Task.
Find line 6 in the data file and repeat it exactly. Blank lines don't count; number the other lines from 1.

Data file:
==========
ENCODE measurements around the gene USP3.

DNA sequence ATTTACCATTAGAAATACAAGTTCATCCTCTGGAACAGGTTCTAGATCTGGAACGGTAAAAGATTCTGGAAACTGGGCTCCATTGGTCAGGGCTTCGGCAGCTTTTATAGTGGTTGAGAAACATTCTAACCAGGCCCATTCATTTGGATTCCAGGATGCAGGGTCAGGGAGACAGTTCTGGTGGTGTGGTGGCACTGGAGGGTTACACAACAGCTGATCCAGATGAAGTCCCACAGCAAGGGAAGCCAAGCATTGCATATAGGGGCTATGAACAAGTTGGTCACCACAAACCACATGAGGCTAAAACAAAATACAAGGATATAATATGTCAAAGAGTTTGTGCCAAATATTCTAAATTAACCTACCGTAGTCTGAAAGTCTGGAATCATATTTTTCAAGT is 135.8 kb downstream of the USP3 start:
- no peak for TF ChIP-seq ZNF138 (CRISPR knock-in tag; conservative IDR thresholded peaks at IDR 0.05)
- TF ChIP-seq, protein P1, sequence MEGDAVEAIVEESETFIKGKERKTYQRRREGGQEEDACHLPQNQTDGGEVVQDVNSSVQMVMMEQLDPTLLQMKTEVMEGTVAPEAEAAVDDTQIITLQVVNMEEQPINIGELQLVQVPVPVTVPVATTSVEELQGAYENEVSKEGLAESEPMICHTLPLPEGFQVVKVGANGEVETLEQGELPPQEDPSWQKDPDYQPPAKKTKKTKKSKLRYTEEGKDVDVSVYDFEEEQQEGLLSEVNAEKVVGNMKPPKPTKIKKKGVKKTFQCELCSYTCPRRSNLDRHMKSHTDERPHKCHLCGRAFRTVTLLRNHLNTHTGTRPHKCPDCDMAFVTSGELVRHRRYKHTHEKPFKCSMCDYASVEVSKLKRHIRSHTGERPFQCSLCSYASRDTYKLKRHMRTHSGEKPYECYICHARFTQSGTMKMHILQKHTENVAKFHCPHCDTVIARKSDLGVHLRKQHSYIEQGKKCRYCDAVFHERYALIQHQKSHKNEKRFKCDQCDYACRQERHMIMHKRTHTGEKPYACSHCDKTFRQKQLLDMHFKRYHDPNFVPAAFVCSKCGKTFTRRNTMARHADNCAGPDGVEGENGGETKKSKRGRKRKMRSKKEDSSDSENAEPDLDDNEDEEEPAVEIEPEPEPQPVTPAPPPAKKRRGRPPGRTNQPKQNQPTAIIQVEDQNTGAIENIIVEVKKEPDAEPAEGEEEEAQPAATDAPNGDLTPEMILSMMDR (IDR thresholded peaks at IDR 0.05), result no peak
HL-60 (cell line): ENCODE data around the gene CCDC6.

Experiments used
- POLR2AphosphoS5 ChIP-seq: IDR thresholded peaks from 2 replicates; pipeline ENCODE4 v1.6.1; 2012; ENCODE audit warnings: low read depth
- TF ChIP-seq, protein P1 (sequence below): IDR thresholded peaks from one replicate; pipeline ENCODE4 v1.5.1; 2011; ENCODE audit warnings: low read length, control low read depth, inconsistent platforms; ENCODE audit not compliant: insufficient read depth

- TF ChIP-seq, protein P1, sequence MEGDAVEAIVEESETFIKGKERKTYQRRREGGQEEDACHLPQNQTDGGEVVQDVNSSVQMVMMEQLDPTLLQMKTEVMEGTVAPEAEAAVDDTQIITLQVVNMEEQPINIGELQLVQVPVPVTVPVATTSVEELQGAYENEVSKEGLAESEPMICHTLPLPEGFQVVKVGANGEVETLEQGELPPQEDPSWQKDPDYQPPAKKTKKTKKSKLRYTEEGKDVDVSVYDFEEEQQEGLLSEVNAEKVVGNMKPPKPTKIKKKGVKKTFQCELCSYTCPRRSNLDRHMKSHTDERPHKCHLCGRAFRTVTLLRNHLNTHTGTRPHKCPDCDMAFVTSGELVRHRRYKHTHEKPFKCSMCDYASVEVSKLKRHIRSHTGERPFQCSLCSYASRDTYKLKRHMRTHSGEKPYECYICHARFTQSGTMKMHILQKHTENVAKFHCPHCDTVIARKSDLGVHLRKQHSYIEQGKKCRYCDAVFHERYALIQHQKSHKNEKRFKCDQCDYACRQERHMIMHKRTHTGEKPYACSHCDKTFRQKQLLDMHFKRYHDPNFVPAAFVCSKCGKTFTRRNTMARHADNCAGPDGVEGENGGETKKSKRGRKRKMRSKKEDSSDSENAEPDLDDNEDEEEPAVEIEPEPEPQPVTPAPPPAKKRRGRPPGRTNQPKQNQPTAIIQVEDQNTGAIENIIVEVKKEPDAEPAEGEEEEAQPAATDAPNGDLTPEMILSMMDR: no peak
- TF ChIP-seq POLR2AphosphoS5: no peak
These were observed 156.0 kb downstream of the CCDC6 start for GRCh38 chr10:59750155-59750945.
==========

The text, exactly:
Experiments used